History-making transgender politician Danica Roem has an amazing message for Donald Trump
Danica Roem, the first transgender person elected to a state legislature in Virginia, gave an incredible victory speech after beating a politician who wanted to take her rights away.
The journalist and heavy metal vocalist triumphed over Bob Marshall, a 26-year incumbent who proposed legislation that would have restricted which bathrooms trans people could use.
Marshall, who lost by 46% to 54% yesterday, also co-authored the state’s now-defunct constitutional ban on same-sex marriage and refused to debate Roem or refer to her as a woman during the campaign, calling her “him” on campaign flyers.
And speaking to fans at her victory party, Roem had a message for him, for Donald Trump, and for anyone else following their lead in embracing anti-LGBT attitudes.
To huge cheers, she said: “This election has to prove nationwide that discrimination is a disqualifier.
“When you champion inclusion, when you champion equality, when you champion equity and you focus on the issues that unite us, like building up our infrastructure…those are the issues that you have to focus on,” she added.
“I believe in building up our infrastructure instead of tearing down each other. That is fundamental.
“When the negative ads started coming out, attacking transgender kids…we stayed on our message while decrying discrimination.”
Roem told everyone watching: “We can’t get lost in discrimination, we can’t get lost in B.S., we can’t get lost tearing each other down.
“No matter what you look like, where you come from, how you worship, who you love, how you identify – and yeah, how you rock – if you have good public policy ideas, if you’re well-qualified for office, bring those ideas to the table, because this is your America too…and we are stronger together,” Roem told the crowd.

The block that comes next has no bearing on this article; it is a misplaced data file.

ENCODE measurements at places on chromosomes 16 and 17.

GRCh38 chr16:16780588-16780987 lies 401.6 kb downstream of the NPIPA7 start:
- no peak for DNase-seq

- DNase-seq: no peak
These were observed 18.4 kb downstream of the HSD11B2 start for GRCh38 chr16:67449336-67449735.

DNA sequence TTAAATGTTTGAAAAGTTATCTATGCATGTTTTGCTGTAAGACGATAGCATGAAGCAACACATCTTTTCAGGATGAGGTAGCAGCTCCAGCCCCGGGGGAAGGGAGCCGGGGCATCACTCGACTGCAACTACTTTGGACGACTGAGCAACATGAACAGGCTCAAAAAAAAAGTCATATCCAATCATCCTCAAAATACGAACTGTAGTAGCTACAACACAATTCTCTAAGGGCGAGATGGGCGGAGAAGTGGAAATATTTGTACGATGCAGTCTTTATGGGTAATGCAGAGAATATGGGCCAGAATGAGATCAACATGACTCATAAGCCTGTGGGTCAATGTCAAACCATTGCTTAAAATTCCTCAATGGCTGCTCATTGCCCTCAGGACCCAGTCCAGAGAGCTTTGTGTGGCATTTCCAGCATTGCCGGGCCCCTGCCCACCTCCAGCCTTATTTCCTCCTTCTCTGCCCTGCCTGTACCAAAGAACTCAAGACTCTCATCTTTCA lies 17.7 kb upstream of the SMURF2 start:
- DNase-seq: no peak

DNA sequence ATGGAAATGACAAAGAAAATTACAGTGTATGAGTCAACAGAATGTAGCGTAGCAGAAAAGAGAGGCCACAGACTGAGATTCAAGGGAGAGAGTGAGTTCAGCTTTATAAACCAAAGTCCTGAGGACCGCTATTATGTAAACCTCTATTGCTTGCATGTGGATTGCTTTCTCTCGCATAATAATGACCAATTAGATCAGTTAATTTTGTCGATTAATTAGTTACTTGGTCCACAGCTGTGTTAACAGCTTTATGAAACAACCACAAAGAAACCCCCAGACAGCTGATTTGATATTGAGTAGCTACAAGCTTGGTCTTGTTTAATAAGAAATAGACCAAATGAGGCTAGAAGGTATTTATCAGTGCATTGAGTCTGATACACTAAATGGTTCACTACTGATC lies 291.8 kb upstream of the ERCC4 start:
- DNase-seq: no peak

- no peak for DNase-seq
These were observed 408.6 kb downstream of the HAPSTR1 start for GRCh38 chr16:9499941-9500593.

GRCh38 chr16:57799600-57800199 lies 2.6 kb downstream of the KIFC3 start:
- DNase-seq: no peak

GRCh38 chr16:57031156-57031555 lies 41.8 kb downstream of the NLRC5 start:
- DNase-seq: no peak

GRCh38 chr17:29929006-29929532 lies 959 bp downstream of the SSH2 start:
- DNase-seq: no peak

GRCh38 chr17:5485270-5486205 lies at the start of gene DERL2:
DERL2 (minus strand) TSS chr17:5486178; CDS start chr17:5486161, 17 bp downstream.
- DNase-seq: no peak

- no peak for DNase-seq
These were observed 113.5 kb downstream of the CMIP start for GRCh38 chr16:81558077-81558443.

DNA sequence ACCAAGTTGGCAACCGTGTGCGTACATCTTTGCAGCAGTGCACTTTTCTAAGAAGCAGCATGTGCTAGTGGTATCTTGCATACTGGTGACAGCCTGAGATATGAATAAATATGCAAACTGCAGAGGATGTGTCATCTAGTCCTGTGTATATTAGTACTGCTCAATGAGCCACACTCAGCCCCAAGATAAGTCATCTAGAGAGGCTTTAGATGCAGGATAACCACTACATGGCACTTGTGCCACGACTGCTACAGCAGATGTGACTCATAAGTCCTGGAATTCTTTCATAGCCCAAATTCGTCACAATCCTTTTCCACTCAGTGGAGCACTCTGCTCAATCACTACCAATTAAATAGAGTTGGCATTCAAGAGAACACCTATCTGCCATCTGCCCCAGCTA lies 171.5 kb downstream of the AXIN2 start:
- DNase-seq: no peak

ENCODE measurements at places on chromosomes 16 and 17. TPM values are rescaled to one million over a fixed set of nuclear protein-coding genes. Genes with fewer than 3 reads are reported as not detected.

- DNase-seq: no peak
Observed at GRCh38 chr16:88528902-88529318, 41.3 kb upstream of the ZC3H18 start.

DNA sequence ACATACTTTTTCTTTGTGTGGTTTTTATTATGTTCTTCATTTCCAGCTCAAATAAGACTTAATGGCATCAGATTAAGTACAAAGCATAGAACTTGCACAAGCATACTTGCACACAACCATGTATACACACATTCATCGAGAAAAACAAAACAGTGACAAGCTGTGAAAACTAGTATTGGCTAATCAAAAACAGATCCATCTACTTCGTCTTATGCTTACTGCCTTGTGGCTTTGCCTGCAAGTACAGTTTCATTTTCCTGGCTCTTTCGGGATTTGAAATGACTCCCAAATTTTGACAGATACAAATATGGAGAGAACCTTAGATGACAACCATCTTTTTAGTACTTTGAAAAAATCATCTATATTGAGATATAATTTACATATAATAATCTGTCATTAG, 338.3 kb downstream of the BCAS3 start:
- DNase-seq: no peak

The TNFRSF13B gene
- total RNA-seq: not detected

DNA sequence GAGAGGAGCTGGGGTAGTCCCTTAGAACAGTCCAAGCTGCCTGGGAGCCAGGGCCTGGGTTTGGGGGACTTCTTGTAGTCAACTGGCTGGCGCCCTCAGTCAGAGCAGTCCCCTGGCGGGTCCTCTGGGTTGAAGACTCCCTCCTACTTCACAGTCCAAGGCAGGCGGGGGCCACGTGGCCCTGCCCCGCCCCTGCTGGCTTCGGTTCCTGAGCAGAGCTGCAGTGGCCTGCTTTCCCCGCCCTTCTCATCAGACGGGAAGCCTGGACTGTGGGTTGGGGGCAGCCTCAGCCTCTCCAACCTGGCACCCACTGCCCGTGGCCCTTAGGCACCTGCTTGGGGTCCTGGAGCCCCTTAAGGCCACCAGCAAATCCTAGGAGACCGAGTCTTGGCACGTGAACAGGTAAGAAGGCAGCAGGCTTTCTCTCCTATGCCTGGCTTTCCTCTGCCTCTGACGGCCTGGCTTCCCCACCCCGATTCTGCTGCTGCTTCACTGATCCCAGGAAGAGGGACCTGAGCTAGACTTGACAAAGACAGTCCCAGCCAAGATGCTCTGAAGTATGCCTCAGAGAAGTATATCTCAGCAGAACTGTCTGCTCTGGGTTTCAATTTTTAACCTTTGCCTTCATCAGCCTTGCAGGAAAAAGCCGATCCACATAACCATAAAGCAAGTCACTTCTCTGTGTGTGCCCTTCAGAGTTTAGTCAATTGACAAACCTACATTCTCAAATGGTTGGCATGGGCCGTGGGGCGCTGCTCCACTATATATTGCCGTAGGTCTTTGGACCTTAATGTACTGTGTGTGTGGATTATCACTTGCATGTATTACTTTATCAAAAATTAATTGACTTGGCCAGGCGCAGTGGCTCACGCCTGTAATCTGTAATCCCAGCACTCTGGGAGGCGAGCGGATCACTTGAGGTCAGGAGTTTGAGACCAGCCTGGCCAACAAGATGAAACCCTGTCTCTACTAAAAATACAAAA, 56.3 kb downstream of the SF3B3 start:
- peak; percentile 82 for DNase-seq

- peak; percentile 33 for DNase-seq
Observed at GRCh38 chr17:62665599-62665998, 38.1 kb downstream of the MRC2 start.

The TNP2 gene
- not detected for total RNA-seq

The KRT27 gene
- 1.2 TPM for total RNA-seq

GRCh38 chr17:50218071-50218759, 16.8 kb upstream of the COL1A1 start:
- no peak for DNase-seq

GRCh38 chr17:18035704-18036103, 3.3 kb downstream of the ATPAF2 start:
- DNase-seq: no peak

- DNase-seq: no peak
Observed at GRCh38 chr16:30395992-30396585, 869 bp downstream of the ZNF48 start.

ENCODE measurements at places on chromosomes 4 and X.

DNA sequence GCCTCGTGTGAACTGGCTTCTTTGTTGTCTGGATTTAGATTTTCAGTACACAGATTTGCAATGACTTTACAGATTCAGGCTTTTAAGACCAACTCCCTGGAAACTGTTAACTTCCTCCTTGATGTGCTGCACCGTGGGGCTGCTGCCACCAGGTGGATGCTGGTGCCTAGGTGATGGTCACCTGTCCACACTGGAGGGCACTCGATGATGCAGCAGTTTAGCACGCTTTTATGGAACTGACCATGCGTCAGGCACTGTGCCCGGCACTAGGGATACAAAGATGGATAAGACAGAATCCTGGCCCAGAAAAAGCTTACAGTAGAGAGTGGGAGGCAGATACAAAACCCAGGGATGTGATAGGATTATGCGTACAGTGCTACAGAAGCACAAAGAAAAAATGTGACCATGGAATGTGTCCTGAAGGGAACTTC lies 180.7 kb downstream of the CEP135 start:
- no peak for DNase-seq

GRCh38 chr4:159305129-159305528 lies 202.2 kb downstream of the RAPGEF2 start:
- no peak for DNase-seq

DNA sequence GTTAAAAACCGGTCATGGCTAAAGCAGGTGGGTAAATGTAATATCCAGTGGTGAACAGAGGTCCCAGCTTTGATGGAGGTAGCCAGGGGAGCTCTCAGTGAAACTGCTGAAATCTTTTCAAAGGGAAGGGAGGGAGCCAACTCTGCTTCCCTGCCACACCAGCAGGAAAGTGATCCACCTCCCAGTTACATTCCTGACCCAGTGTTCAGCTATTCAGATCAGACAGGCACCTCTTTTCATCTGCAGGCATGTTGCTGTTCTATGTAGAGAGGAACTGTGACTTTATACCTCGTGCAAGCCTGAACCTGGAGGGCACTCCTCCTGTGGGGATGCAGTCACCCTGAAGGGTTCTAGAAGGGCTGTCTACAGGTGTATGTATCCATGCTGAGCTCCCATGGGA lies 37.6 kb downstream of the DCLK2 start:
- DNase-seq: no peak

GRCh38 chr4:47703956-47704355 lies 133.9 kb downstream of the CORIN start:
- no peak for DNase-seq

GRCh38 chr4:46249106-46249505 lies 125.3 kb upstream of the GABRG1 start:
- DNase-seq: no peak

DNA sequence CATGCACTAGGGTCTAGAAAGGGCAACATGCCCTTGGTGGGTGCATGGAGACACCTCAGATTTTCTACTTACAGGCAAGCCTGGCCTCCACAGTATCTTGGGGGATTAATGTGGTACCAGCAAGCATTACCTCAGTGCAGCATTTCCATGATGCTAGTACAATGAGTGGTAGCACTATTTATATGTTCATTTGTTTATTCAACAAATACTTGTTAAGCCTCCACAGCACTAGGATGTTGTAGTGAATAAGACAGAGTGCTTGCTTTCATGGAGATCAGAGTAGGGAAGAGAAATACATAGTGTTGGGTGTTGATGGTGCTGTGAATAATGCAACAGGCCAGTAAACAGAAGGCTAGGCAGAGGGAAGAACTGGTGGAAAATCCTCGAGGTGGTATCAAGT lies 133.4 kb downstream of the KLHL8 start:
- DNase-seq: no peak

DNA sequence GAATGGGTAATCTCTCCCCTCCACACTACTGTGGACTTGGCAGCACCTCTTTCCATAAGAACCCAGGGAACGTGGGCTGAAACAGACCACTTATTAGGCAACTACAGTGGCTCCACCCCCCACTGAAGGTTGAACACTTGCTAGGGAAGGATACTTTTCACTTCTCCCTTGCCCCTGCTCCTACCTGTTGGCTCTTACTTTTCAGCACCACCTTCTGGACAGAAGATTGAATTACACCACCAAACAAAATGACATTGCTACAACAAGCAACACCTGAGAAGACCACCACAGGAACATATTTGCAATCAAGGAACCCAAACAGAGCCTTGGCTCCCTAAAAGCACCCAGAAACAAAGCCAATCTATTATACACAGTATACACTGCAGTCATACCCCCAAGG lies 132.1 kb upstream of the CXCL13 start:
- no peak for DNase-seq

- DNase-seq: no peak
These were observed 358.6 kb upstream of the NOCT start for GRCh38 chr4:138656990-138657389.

She dedicated her win to everyone who’s been discriminated against.
“To every person who’s ever been singled out, who’s ever been stigmatised, who’s ever been the misfit, who’s ever been the kid in the corner, who’s ever needed someone to stand up for them when they didn’t have a voice of their own because there was no-one else who was with them – this one’s for you.”
In Seattle, Jenny Durkan won 61% of the vote to become the first out lesbian mayor in the city’s history.
The former federal prosecutor joined Jackie Biskupski, who holds office in Utah’s Salt Lake City, as the only out lesbian mayors of major US cities.
California, the state where Harvey Milk made history in 1978 by becoming the state’s first openly gay elected official, broke another barrier.
Nearly 40 years after Milk took office, Lisa Middleton became the first openly transgender person elected to political office in the state.
After Palm Springs voted her onto its City Council, Middleton said: “Another glass ceiling has been broken.
“For young people who are transgender all over the United States, they are going to have examples for what they can do,” she told local outlet KMIR.
“It says Palm Springs is going to judge you by the content of your character and by the work you’re able to accomplish,” Middleton added.
Pennsylvania also broke its trans barrier, as Tyler Titus became the first openly trans person to be elected in the state.
The 33-year-old professional counsellor, who is a father of two boys, was elected to the Erie School Board.
Watch Roem’s victory speech here:
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